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The Pope and Mussolini: The Secret History of Pius XI and the Rise of Fascism in Europe | [David I. Kertzer]

The Pope and Mussolini: The Secret History of Pius XI and the Rise of Fascism in Europe

From National Book Award finalist David I. Kertzer comes the gripping story of Pope Pius XI’s secret relations with Italian dictator Benito Mussolini. This groundbreaking work, based on seven years of research in the Vatican and Fascist archives, including reports from Mussolini’s spies inside the highest levels of the Church, will forever change our understanding of the Vatican’s role in the rise of Fascism in Europe.
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Publisher's Summary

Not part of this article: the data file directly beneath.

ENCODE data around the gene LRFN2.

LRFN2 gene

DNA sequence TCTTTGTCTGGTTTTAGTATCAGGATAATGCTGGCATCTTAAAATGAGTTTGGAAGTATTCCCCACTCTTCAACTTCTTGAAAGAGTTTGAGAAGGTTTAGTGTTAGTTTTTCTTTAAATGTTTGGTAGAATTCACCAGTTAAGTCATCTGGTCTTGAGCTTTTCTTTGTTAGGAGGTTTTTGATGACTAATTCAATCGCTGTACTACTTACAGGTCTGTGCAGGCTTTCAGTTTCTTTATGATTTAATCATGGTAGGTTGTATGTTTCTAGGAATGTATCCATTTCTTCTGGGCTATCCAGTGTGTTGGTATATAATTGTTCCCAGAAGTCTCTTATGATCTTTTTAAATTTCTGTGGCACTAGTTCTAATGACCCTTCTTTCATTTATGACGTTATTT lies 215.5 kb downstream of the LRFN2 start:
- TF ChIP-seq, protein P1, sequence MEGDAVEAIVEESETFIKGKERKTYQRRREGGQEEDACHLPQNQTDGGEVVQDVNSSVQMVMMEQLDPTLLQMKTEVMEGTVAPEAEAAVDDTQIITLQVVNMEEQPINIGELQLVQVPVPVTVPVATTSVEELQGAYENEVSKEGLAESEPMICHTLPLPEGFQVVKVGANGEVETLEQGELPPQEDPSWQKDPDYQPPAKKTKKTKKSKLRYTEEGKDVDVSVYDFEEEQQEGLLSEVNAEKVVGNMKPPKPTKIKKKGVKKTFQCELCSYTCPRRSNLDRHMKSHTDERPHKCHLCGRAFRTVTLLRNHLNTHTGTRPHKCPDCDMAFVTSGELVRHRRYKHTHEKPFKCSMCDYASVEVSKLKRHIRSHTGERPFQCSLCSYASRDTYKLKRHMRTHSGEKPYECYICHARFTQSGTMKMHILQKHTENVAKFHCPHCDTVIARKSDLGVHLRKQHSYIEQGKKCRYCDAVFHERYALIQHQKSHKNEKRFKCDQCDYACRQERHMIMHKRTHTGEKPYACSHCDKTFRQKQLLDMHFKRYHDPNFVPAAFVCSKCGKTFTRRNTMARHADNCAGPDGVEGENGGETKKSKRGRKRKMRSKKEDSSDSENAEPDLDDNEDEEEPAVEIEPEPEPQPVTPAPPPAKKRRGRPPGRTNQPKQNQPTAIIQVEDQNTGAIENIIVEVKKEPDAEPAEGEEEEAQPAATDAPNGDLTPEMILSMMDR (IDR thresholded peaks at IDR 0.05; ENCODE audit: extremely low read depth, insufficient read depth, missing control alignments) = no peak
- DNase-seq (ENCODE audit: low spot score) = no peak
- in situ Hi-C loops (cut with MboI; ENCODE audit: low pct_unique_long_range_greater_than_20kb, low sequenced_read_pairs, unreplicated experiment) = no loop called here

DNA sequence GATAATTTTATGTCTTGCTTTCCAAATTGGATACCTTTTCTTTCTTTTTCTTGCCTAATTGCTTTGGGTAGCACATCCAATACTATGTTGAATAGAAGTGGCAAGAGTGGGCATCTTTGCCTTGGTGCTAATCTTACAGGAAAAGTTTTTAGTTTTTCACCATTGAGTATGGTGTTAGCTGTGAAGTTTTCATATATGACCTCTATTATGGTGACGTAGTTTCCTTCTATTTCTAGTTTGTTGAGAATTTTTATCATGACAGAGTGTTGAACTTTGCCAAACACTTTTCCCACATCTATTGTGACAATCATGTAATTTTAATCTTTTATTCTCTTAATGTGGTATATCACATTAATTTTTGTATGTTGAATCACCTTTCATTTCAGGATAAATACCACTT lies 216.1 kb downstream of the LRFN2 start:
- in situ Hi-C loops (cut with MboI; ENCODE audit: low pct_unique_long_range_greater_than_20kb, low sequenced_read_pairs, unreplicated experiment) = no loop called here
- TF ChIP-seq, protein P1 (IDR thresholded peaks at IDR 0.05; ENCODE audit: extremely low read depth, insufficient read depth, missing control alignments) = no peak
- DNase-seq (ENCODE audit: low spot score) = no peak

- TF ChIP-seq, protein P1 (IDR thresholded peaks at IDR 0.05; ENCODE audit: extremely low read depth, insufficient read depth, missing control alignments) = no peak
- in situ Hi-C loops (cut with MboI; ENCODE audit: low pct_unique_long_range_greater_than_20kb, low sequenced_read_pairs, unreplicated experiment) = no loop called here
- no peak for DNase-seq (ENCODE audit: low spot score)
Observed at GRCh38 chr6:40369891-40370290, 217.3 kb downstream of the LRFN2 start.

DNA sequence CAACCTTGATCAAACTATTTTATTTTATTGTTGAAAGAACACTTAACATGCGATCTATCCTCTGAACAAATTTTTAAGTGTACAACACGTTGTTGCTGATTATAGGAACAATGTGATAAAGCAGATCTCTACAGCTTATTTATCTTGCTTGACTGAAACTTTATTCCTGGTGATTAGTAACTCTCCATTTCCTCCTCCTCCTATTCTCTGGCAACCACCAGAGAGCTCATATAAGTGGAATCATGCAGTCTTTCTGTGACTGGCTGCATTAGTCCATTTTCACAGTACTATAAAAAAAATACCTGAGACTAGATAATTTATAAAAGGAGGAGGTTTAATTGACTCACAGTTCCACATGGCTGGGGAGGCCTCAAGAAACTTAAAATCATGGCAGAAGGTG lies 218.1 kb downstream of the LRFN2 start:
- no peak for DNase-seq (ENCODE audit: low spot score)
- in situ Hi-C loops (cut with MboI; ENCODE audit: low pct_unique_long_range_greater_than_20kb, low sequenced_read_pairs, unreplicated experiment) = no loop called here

From National Book Award finalist David I. Kertzer comes the gripping story of Pope Pius XI’s secret relations with Italian dictator Benito Mussolini. This groundbreaking work, based on seven years of research in the Vatican and Fascist archives, including reports from Mussolini’s spies inside the highest levels of the Church, will forever change our understanding of the Vatican’s role in the rise of Fascism in Europe.

The Pope and Mussolini tells the story of two men who came to power in 1922, and together changed the course of 20th-century history. In most respects, they could not have been more different. One was scholarly and devout, the other thuggish and profane. Yet Pius XI and "Il Duce" had many things in common. They shared a distrust of democracy and a visceral hatred of Communism. Both were prone to sudden fits of temper and were fiercely protective of the prerogatives of their office. ("We have many interests to protect," the Pope declared, soon after Mussolini seized control of the government in 1922.) Each relied on the other to consolidate his power and achieve his political goals.